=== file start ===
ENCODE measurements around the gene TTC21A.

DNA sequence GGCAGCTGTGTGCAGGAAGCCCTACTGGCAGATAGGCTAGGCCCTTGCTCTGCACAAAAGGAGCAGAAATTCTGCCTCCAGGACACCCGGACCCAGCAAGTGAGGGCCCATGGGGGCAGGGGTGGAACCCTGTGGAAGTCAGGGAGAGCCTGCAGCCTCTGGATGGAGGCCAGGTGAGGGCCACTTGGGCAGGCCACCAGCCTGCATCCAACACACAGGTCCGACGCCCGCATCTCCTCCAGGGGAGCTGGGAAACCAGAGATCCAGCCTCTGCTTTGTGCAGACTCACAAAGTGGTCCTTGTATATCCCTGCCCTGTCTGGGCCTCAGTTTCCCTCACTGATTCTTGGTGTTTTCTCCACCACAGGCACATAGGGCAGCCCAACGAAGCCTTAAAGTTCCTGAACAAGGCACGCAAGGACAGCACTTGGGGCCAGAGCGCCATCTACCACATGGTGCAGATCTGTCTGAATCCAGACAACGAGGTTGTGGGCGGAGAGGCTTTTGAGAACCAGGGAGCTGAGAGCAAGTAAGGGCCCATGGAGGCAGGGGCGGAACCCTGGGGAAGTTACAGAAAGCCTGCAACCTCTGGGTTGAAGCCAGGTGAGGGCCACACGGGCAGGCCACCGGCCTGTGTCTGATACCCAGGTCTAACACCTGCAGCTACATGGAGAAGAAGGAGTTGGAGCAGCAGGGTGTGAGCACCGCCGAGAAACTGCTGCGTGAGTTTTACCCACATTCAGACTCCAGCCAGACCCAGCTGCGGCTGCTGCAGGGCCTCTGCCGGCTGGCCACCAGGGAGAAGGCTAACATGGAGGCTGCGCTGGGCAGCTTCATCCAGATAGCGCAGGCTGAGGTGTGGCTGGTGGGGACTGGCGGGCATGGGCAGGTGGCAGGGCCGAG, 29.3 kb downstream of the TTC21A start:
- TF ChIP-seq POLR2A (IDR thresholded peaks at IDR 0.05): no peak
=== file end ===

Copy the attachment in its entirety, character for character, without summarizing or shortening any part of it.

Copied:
ENCODE measurements around the gene TTC21A.

DNA sequence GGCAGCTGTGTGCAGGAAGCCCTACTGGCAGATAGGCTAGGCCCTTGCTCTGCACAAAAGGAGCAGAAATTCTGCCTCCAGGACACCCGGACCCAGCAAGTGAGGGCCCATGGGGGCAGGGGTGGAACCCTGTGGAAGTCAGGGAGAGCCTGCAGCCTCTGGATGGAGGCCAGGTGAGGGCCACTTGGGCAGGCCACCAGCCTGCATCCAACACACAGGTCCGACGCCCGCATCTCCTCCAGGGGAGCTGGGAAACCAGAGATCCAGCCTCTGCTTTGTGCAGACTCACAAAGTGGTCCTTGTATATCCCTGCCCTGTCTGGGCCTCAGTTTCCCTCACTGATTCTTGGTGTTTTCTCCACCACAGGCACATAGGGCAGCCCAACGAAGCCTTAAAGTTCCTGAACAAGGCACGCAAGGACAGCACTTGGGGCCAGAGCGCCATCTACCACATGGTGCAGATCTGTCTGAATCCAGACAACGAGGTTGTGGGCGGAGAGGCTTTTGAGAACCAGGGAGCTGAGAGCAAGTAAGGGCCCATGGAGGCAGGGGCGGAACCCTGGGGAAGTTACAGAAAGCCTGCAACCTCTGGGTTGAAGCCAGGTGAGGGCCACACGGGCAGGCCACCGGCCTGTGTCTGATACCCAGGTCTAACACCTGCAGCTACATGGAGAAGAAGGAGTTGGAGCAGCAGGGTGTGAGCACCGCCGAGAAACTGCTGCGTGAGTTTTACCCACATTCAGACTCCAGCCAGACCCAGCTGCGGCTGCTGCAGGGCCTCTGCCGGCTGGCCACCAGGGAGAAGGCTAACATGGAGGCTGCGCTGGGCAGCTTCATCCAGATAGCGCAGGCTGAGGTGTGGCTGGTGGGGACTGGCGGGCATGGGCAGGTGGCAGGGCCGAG, 29.3 kb downstream of the TTC21A start:
- TF ChIP-seq POLR2A (IDR thresholded peaks at IDR 0.05): no peak